Host Anderson Cooper attends the 12th annual CNN Heroes: An All-Star Tribute at the American Museum of Natural History on Sunday, Dec. 9, 2018, in New York. Meanwhile, Stephen Colbert attends the 36th Annual PaleyFest “An Evening with Stephen Colbert” at the Dolby Theatre on Saturday, March 16, 2019, in Los Angeles. (Associated Press photos)

Discussion on grief and loss between Stephen Colbert, Anderson Cooper goes viral

The exchange includes emotional question from Cooper, and outlook on grief as a child

Footage of comedian and talk show host Stephen Colbert and CNN anchor Anderson Cooper discussing grief has gone viral, with many hailing the pair for their real and raw exchange.

The conversation was part of a recent showing of Anderson Cooper 360°, which aired Thursday, and was later tweeted from the show’s official account. As of Saturday morning, the clip had been viewed eight million times.

Sitting across from each other on the set of the Late Show with Stephen Colbert, the portion of the segment posted online begins with Cooper reading a comment made by Colbert in a previous interview.

“You told the interviewer that you have learned to, in your words, ‘love the things that I wish had not happened,” Cooper says.

Choking back tears, Cooper continues: “You went on to say, ‘what punishments of gods are not gifts.’ Do you really believe that?”

READ MORE: B.C. artist’s painted memorial bench proves controversial in Vancouver

READ MORE: 5 tips for self-care, mental wellness through the holidays

The Washington, D.C.-born comedian simply replies with a “yes,” adding that “it’s a gift to exist and with existence comes suffering. There’s no escaping that.”

The two TV personalities both suffered loss early in life. Colbert’s father and two of his brothers were killed in a plane crash in 1974, when he was aged 10.

Cooper was also 10 years old when his father died of a heart attack. When he was 21 years old, Cooper’s brother died by suicide.

Colbert goes on to clarify that his view on loss is a paraphrase of a quote originating from J.R.R. Tolkien in the ‘Lord of the Rings’ – a series of novels Colbert read as a young boy.

The rest of the segment includes the pair discussing what Colbert calls the “normal grief” he felt alongside his eight siblings after his mother died at the age of 92.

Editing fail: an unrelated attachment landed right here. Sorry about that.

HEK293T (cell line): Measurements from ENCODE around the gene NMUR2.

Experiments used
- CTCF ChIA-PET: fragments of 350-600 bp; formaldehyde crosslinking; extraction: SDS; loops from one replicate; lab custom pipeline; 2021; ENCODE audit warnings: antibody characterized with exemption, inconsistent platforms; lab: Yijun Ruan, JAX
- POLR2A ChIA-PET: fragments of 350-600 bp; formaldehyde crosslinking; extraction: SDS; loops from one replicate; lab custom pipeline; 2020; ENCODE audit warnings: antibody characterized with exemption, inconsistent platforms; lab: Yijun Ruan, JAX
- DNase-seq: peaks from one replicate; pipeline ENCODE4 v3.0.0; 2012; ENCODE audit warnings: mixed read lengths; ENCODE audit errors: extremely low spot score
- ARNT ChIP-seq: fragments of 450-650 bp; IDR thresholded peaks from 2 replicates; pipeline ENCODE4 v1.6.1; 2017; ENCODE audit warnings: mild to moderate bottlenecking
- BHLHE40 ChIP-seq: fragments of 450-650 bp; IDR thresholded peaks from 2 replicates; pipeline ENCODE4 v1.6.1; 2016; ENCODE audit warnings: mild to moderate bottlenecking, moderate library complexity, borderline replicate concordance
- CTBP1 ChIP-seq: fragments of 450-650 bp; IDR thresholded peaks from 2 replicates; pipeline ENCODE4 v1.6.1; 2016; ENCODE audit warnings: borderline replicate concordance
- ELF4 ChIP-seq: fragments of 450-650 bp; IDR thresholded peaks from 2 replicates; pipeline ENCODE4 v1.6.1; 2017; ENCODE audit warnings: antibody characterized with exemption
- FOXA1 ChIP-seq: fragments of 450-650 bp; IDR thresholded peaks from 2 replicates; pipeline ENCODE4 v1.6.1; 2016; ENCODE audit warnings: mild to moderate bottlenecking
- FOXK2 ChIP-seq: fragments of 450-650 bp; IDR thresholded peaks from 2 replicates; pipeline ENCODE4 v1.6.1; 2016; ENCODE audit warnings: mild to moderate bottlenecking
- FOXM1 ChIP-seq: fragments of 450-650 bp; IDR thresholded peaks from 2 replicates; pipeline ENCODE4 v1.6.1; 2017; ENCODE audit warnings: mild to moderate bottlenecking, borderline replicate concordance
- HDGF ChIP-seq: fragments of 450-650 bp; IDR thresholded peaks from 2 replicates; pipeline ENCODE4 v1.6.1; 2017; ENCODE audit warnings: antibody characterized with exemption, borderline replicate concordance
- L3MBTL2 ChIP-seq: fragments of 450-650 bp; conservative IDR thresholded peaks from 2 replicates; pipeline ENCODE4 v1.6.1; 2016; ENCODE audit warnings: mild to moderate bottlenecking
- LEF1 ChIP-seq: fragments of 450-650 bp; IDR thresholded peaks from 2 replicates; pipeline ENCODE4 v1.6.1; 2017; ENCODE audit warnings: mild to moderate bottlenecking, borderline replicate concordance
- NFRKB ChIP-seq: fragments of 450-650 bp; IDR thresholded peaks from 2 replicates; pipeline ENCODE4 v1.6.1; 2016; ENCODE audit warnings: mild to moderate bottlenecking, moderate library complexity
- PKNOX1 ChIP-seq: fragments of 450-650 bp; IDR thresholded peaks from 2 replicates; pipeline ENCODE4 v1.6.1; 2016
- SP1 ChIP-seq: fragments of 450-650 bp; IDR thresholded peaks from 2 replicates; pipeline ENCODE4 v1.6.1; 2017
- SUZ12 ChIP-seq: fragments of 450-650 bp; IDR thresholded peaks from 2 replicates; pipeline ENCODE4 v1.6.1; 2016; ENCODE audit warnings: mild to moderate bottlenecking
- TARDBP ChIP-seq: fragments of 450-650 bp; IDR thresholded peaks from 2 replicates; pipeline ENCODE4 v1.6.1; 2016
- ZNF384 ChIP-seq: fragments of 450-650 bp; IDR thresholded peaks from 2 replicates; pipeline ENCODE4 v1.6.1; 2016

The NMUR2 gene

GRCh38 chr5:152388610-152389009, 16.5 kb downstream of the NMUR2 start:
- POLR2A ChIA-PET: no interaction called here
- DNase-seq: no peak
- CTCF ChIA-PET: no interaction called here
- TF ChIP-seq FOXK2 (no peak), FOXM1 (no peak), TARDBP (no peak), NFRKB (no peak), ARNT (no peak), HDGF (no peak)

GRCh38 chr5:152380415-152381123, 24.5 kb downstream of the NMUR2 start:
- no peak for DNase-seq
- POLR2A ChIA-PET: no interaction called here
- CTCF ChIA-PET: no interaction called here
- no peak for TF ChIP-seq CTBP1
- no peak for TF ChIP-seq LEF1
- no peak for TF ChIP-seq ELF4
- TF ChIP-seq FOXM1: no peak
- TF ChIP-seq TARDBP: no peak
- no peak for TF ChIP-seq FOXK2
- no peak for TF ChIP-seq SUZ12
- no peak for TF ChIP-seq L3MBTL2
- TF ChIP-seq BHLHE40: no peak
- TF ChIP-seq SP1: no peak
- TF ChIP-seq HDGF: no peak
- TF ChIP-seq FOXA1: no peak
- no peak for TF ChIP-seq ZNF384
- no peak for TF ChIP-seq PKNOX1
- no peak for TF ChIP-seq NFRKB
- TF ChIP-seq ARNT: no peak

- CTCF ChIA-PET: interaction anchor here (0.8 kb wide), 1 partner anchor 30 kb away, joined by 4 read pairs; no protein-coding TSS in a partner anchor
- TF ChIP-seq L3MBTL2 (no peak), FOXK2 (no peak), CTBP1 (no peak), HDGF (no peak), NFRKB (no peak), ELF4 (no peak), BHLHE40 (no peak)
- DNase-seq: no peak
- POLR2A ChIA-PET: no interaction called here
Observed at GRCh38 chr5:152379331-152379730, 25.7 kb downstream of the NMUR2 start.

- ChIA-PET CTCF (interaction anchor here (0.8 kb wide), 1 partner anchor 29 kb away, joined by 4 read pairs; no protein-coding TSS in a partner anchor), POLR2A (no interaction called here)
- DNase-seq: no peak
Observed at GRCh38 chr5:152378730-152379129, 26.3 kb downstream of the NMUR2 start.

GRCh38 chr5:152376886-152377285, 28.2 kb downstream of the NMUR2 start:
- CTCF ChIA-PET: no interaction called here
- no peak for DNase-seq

“It might seem selfish to want more of someone you’ve known so long, but it merely amplifies the enormity of the room whose door is now so quietly shut – like you can’t ever open that door again,” he says.

“But on top of that we realize, ‘oh, now we also lost dad and the boys. In some ways we were here for her because of the loss of her husband and her children, and when she went she kind of took them with her,” he continues, adding that his mother’s death led him to re-grieve.

Like us on Facebook and follow us on Twitter.

Just Posted

Homicide investigators at Surrey home ‘as part of already ongoing investigation’

Police tape up at a Surrey home within a block of a Nov. 11 murder scene

Surrey latest city to denounce Quebec’s Bill 21

The bill bans public workers from wearing religious symbols while working

Cloverdale ‘Ladies’ Night Out’ shopping event expected to draw thousands

Annual event kicks off the holiday shopping season in downtown Cloverdale

Surrey RCMP say three people deported in connection to brawl caught on video

Police say they have been ‘actively engaged’ in the issue of youth fights in Newton since March

VIDEO: Ron MacLean says he doesn’t believe former co-host Don Cherry is racist

Sportsnet fired Cherry on Nov. 11, two days after controversial on-air comments during ‘Coach’s Corner’

Union to prepare for picket lines, announce new measures in transit strike escalation

Unifor said the move comes after a ‘failure by the employer to make new offers at the bargaining table’

Workers union calls strike vote in SkyTrain labour dispute

Mediated talks are scheduled to begin Nov. 28

‘Our culture is not a religion,’ indigenous educator tells B.C. Supreme Court in case of smudging at school

Mother also gave evidence Tuesday in Nanaimo courtroom, case continues Wednesday

B.C. man who killed Belgian tourist near Boston Bar gets life in prison, no parole until 2042

Sean McKenzie pleaded guilty to second-degree murder of 28-year-old Amelie Christelle Sakkalis

Trudeau to take sober approach to unveiling new cabinet for minority mandate

Liberals survived a bruising campaign that diminished Trudeau’s stature as a champion of diversity

Lowe’s says it will close 34 ‘underperforming’ stores across six provinces

The stores include 26 Ronas, six Lowe’s and two Reno-Depots

B.C. to advocate for frustrated, confused, unhappy cellphone users, says premier

Maple Ridge New Democrat Bob D’Eith to advocate for more affordable and transparent cellphone options

Most Read